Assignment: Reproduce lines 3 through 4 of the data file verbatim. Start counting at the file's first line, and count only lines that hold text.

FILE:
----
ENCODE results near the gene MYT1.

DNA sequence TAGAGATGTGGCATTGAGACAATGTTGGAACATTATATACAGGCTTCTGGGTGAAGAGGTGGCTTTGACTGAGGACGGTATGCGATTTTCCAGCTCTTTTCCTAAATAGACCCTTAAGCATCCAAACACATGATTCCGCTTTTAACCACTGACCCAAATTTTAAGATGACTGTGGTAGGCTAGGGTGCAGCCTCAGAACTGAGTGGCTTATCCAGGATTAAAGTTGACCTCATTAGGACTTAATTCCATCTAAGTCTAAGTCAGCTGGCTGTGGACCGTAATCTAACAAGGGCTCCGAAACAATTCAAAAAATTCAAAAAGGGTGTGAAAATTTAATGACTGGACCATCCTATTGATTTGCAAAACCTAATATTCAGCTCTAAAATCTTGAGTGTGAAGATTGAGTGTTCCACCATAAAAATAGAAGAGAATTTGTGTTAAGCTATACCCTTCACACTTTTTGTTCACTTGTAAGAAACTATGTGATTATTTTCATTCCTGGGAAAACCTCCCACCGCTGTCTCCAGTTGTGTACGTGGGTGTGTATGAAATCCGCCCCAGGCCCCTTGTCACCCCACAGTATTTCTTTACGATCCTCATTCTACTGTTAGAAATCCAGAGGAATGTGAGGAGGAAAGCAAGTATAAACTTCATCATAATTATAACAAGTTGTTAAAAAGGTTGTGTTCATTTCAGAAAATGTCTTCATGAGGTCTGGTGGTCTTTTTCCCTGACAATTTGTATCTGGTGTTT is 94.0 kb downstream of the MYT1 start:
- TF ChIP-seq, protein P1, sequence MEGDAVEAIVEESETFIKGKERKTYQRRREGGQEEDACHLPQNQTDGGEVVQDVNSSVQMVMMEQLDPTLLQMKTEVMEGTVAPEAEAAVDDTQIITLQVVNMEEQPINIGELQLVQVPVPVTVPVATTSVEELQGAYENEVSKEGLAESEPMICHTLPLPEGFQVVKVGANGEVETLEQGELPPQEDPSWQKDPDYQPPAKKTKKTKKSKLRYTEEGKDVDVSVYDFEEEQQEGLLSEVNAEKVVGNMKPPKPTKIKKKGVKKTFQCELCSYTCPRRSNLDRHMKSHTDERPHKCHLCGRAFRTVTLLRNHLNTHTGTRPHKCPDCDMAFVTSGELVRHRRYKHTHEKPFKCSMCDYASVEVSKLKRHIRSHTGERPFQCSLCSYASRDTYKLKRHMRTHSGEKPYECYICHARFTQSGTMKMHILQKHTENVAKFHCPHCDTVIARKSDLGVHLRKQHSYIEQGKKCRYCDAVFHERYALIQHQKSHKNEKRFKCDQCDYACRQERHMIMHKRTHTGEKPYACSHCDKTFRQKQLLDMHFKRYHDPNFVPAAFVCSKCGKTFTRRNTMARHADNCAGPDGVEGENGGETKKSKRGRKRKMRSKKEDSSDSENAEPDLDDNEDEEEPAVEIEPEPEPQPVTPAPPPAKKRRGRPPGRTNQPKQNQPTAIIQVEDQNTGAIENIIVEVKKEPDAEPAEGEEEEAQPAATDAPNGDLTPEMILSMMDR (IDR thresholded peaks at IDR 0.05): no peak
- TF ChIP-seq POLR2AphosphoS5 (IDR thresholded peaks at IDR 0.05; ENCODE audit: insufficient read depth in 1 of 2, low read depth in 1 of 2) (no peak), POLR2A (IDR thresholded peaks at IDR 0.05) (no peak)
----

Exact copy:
- TF ChIP-seq, protein P1, sequence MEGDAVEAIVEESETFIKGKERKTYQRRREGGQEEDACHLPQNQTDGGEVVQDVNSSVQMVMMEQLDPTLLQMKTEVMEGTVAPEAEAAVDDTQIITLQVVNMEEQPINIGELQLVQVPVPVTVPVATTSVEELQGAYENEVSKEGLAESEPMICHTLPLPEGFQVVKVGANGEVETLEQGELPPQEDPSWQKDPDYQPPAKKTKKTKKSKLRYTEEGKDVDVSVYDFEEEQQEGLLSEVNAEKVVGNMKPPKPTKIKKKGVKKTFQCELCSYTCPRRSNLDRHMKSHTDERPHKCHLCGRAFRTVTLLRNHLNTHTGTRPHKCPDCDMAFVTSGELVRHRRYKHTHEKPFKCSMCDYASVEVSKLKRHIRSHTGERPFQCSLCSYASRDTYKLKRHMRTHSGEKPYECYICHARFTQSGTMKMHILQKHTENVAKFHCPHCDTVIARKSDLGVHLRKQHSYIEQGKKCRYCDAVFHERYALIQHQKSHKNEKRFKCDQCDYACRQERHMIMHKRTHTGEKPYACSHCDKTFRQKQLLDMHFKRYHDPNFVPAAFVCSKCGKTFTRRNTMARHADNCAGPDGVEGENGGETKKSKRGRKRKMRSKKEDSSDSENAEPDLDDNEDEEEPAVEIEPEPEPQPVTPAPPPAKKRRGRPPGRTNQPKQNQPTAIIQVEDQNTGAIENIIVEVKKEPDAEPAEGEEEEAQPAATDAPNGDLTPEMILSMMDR (IDR thresholded peaks at IDR 0.05): no peak
- TF ChIP-seq POLR2AphosphoS5 (IDR thresholded peaks at IDR 0.05; ENCODE audit: insufficient read depth in 1 of 2, low read depth in 1 of 2) (no peak), POLR2A (IDR thresholded peaks at IDR 0.05) (no peak)